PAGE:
Different me each day

It’s taken me a while, but I’ve realised that each day can be slightly or hugely different. Some days, like yesterday,  you can wake up and your head is tangle free and feels as clear as a bell – you can fool yourself into thinking that the Alzheimer’s has left you for a few minutes or hours. It does play cruel games though as it can change without warning and before you know it, you’re lost and confused. The most extreme example I’ve experienced is at work. I was sat in my office working quite normally and needed to go out for some reason. I was stood in the corridor next to my office and just didn’t know where my office was or who was behind all the doors. I’d been warned that this could happen and that it hopefully would only last a few minutes, so had developed a plan already. I walked to the end of the corridor and found the cloakroom. I sat in there for a while and eventually could feel my head clearing and after a while I could walk back down the corridor and fit the pieces of the jigsaw back together again. It was such a strange feeling though, as there was no panic involved, just confusion.

Another incident, which some of you may be familiar with after a few too many sherbets, was waking up and not knowing what day it was or whether I should go to work. We’ve probably all experienced that feeling at some point after drinking too much. If it’s due to drinking, it will eventually dawn on you what day it is. I don’t drink and I remember waking up and sitting on the bed really not knowing what day it was or what I was suppose to do now. Did I go to work and if so was I due to go today? Again, I’d been warned of such confusion so I used my phone to find out what day it was and used my calendar to see if I was due at work. The phone has proved to be a life saver – even though I’ve only got a little brick! I don’t know what I’d do without it. I’m so lucky that I’ve always been highly organised so I haven’t had to learn that new skill.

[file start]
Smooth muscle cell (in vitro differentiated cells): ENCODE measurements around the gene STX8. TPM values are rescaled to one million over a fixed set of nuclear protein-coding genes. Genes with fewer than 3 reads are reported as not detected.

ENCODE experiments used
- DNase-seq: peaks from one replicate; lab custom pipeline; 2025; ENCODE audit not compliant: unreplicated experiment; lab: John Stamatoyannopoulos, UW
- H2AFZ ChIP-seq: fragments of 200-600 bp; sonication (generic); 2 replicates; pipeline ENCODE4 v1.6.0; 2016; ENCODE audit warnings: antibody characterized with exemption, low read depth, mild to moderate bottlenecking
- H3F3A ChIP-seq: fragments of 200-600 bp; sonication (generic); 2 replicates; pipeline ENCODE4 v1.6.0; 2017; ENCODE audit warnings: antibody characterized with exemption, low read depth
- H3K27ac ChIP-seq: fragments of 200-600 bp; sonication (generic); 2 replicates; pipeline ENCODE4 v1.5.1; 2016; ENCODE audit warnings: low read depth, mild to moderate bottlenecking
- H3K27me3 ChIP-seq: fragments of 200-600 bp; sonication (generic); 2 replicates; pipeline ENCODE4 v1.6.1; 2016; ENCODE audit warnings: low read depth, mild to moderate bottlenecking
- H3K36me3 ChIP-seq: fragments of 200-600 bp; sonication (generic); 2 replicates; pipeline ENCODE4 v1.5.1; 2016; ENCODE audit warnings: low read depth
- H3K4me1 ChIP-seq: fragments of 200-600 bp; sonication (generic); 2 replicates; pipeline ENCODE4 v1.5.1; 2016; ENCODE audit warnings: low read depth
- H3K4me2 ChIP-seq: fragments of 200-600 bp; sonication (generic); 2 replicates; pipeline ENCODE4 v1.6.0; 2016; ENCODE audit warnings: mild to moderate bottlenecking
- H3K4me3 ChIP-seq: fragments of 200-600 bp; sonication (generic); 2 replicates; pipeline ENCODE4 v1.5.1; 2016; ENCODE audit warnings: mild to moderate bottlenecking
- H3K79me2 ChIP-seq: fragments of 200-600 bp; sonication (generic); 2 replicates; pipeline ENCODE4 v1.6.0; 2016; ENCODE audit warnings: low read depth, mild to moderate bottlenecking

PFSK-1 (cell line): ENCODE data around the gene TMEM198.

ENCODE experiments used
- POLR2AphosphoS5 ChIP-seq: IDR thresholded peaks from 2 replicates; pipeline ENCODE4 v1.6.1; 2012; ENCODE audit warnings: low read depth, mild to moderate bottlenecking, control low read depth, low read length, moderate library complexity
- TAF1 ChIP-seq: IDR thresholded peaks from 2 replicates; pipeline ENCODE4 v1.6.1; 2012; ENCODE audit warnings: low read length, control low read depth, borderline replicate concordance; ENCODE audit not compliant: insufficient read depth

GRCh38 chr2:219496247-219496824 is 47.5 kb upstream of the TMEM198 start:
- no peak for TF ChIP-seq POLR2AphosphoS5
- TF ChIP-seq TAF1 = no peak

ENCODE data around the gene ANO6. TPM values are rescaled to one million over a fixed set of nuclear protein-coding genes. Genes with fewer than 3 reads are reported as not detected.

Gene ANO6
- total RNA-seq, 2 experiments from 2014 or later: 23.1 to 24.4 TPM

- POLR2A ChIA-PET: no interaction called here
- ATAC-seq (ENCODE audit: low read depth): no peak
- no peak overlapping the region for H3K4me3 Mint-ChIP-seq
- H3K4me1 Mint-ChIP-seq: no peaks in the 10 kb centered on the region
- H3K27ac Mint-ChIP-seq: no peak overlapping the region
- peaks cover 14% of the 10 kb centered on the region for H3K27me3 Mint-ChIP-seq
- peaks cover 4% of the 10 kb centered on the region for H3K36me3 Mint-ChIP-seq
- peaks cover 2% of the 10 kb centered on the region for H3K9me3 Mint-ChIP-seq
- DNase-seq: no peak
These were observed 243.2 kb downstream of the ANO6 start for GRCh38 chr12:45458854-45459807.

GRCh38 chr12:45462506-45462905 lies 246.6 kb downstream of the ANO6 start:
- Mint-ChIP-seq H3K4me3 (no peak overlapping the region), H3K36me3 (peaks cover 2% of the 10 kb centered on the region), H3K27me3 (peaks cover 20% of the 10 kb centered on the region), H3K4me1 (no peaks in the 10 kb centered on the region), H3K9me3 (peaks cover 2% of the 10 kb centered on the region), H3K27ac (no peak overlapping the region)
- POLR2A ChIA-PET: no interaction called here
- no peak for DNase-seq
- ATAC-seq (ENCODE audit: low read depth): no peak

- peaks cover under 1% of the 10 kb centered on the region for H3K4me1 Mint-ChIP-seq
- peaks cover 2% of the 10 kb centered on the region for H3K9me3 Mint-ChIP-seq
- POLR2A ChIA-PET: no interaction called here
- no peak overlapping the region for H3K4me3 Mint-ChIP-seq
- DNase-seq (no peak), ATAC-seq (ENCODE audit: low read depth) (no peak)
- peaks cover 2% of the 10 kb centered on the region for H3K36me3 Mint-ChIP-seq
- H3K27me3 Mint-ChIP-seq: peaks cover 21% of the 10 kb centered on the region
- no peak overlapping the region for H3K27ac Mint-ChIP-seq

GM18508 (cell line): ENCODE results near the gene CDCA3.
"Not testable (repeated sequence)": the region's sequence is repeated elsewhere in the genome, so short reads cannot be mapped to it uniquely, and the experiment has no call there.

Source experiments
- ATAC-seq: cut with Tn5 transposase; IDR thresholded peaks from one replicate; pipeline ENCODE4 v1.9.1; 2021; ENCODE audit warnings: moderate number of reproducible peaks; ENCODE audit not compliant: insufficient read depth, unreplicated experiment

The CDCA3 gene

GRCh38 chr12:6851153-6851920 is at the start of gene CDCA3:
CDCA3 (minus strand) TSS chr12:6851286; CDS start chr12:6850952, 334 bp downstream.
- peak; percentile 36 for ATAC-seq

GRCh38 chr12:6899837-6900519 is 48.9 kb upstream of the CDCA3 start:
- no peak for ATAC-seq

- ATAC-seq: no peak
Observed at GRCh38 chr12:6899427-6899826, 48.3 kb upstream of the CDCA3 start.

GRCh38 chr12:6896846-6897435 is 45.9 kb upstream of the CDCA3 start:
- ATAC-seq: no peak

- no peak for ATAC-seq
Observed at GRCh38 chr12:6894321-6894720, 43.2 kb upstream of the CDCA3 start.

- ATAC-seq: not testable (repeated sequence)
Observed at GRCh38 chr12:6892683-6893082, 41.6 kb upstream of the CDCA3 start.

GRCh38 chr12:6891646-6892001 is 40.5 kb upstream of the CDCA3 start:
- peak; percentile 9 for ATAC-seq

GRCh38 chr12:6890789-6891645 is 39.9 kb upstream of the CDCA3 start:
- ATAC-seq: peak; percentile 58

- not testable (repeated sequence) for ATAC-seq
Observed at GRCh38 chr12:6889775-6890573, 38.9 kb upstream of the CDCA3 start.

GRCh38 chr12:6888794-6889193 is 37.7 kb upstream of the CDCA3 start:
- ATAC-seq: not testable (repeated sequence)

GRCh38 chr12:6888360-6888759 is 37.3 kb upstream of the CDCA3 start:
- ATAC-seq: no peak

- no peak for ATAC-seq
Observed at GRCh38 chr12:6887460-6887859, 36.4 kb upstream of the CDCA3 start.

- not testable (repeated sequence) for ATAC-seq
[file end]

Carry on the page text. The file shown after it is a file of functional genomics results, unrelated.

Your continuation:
About wendy7713

On the 31st July 2014 I was diagnosed with Young Onset Dementia. I may not have much of a short term memory anymore but that date is one I’ll never forget. I’m 58 years young, live happily alone in Yorkshire, have 2 daughters and I’m currently still in full time employment in the NHS. However, I’m now in the process of taking early retirement to give me a chance of enjoying life while I’m still me. I've started this blog to allow me, in the first instance, to write all my thoughts before they’re lost. If anyone chooses to follow my ramblings it will serve as a way of raising awareness on the lack of research into Alzheimer's. It will hopefully convey the helplessness of those diagnosed with dementia, as there is no cure – the end is inevitable. However, I’m also hoping I can convey that, although we've been diagnosed, people like me still have a substantial contribution to make; we still have a sense of humour; we sill have feelings. I’m hoping to show the reality of trying to cope on a day to day basis with the ever-changing environment that dementia throws at those diagnosed with the condition. What I want is not sympathy. What I want is simply to raise awareness.

1 thought on “Different me each day

  1. Just read your latest blog. Never give up indeed!! There’s always a way…and just as you’ll never give up neither will we in our support!!

    Liked by 2 people

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